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Hoods or hats for stalking?

Hoods have become commonplace on hunting jackets but in most situations are inconvenient, so why have they usurped the trusty hat? Alasdair Mitchell ponders.

In the world of hunting apparel, the hood is everywhere, usurping the good old hat from its rightful position. I don’t mean to sound rabidly anti-hood; I cherish an ancient Barbour Longshoreman smock that has a hood. But the design seems appropriate when you are crouched in a creek, trying to gain whatever shelter you can. I can imagine that a hood is also useful when you are sitting in a hide in a downpour, or facing into gale-driven sleet when hind stalking. But for most shooting, why on earth would you want to deploy a hood, as opposed to a hat? (Read our list of the best hats for shooting.)

All manner of modern hunting jackets now come with hoods as standard. In the US, especially, hunters seem to be wearing their hoods up more than ever. Many of the big brands make hunting jackets with non-detachable hoods. By contrast, certain European makes have hoods that can at least be zipped off or rolled up.

I recently bought an expensive stalking jacket from a famous New Zealand manufacturer. It is undoubtedly well made. It has a permanent hood. The jacket’s waterproof material is fairly thick and rather stiff. The hood is made of the same stuff, but there is no way of strapping it down. So it bunches up on the back of my neck, effectively catching the wind, branches and rain. It gets in the way of my bino harness straps. If I need to take a prone shot, it is liable to push my hat off from behind. Yet I cannot leave it up when taking a shot because it obscures my view. (Read our advice on the best waterproof jackets for shooting.)

This hood does have a cinching mechanism to bring it closer around my face, but doing so effectively restricts my peripheral vision while at the same time muffling any sounds from outside the cocoon. I am seriously considering just cutting the thing off, or at least trying to get it modified so I can remove it most of the time.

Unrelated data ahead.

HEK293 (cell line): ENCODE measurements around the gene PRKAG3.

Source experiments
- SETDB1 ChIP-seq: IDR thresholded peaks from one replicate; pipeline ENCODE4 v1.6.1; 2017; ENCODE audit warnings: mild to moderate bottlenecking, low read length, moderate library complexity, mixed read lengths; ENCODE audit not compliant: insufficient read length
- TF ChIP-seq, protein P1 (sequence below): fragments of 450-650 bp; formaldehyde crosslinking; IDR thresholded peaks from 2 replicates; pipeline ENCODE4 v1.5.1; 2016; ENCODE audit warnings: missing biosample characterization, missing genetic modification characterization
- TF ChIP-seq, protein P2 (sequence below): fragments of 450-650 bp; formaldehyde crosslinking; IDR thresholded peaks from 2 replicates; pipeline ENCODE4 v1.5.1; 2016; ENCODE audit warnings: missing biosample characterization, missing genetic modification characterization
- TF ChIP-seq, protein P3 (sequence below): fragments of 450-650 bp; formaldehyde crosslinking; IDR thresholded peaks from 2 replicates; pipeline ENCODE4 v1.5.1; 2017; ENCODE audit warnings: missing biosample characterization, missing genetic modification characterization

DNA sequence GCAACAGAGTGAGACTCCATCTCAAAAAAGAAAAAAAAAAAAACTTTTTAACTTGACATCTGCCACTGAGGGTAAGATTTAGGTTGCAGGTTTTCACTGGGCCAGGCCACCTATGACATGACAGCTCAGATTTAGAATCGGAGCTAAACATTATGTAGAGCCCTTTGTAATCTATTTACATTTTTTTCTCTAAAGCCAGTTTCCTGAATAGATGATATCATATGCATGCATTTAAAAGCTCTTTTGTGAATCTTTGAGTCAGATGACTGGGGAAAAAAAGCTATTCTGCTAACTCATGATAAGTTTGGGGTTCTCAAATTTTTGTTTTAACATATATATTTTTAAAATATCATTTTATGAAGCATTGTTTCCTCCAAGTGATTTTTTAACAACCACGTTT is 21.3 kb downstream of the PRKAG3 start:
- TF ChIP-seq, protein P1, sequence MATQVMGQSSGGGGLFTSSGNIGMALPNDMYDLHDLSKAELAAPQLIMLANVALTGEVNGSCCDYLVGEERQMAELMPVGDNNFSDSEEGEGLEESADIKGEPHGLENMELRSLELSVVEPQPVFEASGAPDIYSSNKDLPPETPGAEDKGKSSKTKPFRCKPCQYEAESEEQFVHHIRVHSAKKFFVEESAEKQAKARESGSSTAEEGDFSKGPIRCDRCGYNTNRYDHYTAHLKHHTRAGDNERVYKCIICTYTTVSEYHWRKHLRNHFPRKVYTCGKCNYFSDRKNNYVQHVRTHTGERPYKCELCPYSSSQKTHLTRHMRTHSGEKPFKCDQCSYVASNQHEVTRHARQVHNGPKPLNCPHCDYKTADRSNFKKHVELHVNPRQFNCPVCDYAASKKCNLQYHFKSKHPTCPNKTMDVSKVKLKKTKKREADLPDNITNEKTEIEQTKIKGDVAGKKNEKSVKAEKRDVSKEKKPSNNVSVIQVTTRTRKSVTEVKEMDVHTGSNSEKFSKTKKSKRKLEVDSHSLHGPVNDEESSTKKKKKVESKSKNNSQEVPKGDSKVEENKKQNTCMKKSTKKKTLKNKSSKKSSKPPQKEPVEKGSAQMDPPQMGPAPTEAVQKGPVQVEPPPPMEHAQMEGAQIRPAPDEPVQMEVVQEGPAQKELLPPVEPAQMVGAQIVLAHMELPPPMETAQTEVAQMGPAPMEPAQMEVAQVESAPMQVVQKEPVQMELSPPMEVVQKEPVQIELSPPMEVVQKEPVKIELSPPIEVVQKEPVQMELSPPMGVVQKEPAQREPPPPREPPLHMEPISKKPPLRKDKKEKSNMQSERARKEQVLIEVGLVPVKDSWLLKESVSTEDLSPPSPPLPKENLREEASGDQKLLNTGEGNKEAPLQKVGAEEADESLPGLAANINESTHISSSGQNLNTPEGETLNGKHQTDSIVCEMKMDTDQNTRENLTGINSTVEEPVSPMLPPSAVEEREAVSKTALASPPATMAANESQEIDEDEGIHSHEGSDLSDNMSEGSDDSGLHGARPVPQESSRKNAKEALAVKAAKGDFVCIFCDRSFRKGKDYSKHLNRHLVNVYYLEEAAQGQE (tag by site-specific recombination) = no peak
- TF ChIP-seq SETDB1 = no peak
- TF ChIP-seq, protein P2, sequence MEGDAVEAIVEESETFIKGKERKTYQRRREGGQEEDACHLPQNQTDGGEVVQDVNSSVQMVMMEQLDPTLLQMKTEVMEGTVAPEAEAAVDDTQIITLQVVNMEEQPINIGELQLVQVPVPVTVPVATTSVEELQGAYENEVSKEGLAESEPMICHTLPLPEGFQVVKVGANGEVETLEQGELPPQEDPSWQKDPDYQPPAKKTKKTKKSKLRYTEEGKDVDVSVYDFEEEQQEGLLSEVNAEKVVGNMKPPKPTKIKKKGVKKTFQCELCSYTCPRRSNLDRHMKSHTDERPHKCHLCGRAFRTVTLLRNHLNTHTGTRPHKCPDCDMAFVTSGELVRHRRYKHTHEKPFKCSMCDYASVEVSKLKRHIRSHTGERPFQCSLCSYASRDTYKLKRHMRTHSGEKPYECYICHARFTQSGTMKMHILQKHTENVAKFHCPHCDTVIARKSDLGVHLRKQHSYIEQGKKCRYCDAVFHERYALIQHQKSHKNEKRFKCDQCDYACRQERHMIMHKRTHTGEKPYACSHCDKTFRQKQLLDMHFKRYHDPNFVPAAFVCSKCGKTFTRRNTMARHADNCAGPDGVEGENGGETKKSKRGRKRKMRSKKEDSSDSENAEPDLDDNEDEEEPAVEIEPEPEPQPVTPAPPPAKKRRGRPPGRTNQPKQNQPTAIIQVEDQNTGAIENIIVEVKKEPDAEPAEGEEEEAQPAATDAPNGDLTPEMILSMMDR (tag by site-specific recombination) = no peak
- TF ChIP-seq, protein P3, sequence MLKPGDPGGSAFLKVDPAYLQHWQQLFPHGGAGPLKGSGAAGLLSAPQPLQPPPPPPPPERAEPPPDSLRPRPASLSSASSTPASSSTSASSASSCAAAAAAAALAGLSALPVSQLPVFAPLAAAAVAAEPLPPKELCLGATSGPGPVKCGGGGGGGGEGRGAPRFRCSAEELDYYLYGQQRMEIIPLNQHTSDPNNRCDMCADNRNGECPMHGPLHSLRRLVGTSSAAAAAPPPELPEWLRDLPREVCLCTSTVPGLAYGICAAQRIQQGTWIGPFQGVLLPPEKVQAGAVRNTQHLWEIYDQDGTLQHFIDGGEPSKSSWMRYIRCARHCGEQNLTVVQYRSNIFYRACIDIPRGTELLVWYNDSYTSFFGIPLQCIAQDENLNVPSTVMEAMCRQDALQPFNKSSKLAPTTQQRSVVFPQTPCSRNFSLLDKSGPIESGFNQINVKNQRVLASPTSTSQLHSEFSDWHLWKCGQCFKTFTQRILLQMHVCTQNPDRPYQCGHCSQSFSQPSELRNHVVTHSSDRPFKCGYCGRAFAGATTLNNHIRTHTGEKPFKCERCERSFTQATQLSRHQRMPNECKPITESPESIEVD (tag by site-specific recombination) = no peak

You see plenty of overseas hunting videos where the person carrying the rifle is tramping along with their face almost completely obscured by a hood. In some cases, the wretched thing is pulled up and over a baseball cap. It’s as though the wearer wants to disconnect from the outside world. A good hat, by contrast, shields the face from wind and rain while leaving the ears and eyes free to detect game. If it is really windy or cold, you might use ear flaps. For even better concealment, you can pull up a face mask or neck gaiter. The length of the hat’s peak, if any, is a critical factor. A hat that is ideal for driven game shooting might not be suitable for hill stalking because the peak might catch the back of your scope. But part of the glory of hats is that you can choose one for any situation — or even carry more than one type in a pocket or pack.

Why do clothing makers insist on foisting permanent hoods on us? Maybe I am old-fashioned. Perhaps hunters want hoods and the manufacturers are merely satisfying market demand. However, I have a suspicion that, just like the makers of smartphones, they are always trying to boost the perceived value — and hence price — of their kit by adding ever- more features.